Today’s bird, and the 18th (and second-to-last!) species in the Birdorable Bonanza, is the Pileated Woodpecker!
Pileated Woodpecker by magnificentfrigatebird
Pileated Woodpeckers are the largest species of woodpecker currently found in the Americas (the believed-extinct Ivory-billed Woodpecker and Imperial Woodpecker were both larger). During nesting season, both male and female birds take care of incubating the eggs, though males will take over for overnight incubation. Both parents care for the nestlings as they grow.
Tomorrow's bird is an extinct bird that used to live in the United States. Can you guess what it will be?
Just two more days -- we've almost reached the end of Birdorable Bonanza 2011. Today's new bird species is the Roadside Hawk!
GAVIÃO-CARIJÓ ( Rupornis magnirostris ) by Dario Sanches
The Roadside Hawk is the smallest species of Buteo, a family that also includes Red-tailed Hawks and Broad-winged Hawks. Roadside Hawks are found throughout parts of Central and South America. Despite their urban-sounding name, they are highly adaptive and can be found nesting in a wide variety of habitats.
Tomorrow's bird has a large red crest and lives in North America. Can you guess what it will be?
Today’s bird, and the 16th species in the Birdorable Bonanza, is the Cyprus Warbler!
Warbler Cyprus,Kala Chorio,Cyprus 17/10/07 by Mick Sway
The Cyprus Warbler is a small species of warbler that lives on the island of Cyprus during breeding season, and in Israel, Jordan or Egypt during the winter months. Male Cyprus Warblers, like our Birdorable version, have black heads, grey backs, and dark streaking on the breast. Females are similar in color scheme though the brightness is toned down considerably.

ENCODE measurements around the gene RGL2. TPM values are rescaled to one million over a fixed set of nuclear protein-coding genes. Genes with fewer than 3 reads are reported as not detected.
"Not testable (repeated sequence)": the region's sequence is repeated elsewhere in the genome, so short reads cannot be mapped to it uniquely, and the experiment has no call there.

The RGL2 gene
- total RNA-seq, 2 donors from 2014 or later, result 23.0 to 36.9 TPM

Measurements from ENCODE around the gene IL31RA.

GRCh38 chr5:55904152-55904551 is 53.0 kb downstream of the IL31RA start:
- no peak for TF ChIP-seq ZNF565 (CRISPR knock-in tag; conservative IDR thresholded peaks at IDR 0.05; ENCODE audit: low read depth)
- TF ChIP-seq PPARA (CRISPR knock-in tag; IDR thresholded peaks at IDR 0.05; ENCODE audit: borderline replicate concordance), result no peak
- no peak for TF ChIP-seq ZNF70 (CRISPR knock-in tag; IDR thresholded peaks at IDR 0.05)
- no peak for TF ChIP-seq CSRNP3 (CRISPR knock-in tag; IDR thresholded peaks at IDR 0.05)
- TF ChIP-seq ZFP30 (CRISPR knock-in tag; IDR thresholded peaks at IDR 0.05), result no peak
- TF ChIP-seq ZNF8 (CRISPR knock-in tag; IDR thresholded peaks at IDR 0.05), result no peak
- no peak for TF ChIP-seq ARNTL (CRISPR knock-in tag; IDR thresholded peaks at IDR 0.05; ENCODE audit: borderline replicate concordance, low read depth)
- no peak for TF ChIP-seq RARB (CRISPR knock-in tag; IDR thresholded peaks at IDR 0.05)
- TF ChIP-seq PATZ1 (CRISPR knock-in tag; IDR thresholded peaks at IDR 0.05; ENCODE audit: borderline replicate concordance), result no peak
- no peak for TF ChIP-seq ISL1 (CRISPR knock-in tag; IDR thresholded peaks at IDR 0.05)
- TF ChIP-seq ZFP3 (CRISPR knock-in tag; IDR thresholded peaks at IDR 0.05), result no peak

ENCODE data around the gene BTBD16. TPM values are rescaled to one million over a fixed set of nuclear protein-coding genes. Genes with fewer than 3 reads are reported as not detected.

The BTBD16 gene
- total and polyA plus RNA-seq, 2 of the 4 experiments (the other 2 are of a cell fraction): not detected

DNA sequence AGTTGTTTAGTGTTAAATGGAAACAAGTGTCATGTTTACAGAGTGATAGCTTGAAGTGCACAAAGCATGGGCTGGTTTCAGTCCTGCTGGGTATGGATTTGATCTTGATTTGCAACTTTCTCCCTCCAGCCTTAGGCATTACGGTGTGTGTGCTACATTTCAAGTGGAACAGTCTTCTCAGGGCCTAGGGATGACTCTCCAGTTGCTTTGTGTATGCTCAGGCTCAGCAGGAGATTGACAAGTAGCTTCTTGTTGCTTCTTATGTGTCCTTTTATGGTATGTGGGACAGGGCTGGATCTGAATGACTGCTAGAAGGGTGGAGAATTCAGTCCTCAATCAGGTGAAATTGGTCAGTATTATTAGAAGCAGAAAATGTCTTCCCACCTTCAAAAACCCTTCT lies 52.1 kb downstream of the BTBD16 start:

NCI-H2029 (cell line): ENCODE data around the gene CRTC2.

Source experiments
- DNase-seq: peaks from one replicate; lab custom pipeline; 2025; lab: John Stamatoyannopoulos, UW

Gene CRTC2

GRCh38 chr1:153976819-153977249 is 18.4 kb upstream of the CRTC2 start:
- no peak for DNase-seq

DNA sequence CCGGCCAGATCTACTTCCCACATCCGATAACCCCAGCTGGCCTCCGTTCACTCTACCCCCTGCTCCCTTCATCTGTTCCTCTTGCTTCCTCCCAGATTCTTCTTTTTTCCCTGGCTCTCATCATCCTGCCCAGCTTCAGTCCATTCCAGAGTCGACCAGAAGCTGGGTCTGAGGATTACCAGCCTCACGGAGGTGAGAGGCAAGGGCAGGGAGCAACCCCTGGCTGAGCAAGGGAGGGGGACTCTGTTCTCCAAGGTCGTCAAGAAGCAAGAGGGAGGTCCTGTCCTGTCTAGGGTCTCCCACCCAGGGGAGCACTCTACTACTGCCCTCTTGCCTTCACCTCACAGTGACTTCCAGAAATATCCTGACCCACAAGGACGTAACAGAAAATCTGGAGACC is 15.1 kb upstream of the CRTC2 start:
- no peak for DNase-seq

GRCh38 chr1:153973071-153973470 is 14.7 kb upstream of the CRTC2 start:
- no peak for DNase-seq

Tomorrow's bird is a common hawk from Latin America. Its species name translates as 'large beak'. Can you guess what it will be?
Today’s bird, and the 15th species in the Birdorable Bonanza, is the Chinstrap Penguin!
Chinstrap Penguin at Point Wild, Elephant Island by Liam Q
Chinstrap Penguins are cute little black-and-white birds that live in huge colonies in Antarctica and nearby islands. They are named for the black stripe that runs under the chin which resembles a helmet strap. Chinstrap Penguins are one of the most common species of penguin found in the world, with a population estimated at over 8 million birds.
Tomorrow's bird is a little black and grey bird that breeds on Cyprus. Can you guess what it will be?
For 19 days we're adding a new Birdorable bird every day as part of our Birdorable Bonanza 2011. We're counting up to revealing our 350th species! Today's bird is the Common Moorhen.
The Common Moorhen is a species of rail that has a wide range. They live across parts of Europe, Asia, and Africa. The similar North American Common Gallinule was recently split from the Common Moorhen. Common Moorhens have dark, chubby bodies supported by yellow legs and relatively enormous feet. They have a prominent red facial shield as well.
Tomorrow's bird can be easily recognized from the black line under its chin. Can you guess what it will be?
Birds fly when you're having fun ... we're already at our 13th species in this year's Birdorable Bonanza. Today’s bird is the Dickcissel!
Singing Dickcissel by cyclewidow
The Dickcissel is a small grassland bird that breeds across parts of the Midwest in the United States. These migratory birds head south to Central and South America during the winter months. Male Dickcissels in breeding plumage are extremely bright and beautiful, as you can see in our Birdorable version of this species. Dickcissels are named for their song, part of which sounds like they are yelling "dick! dick! cissss cissss..."
Tomorrow's bird is a bird in the Rallidae family with an almost worldwide distribution. Can you guess what it will be?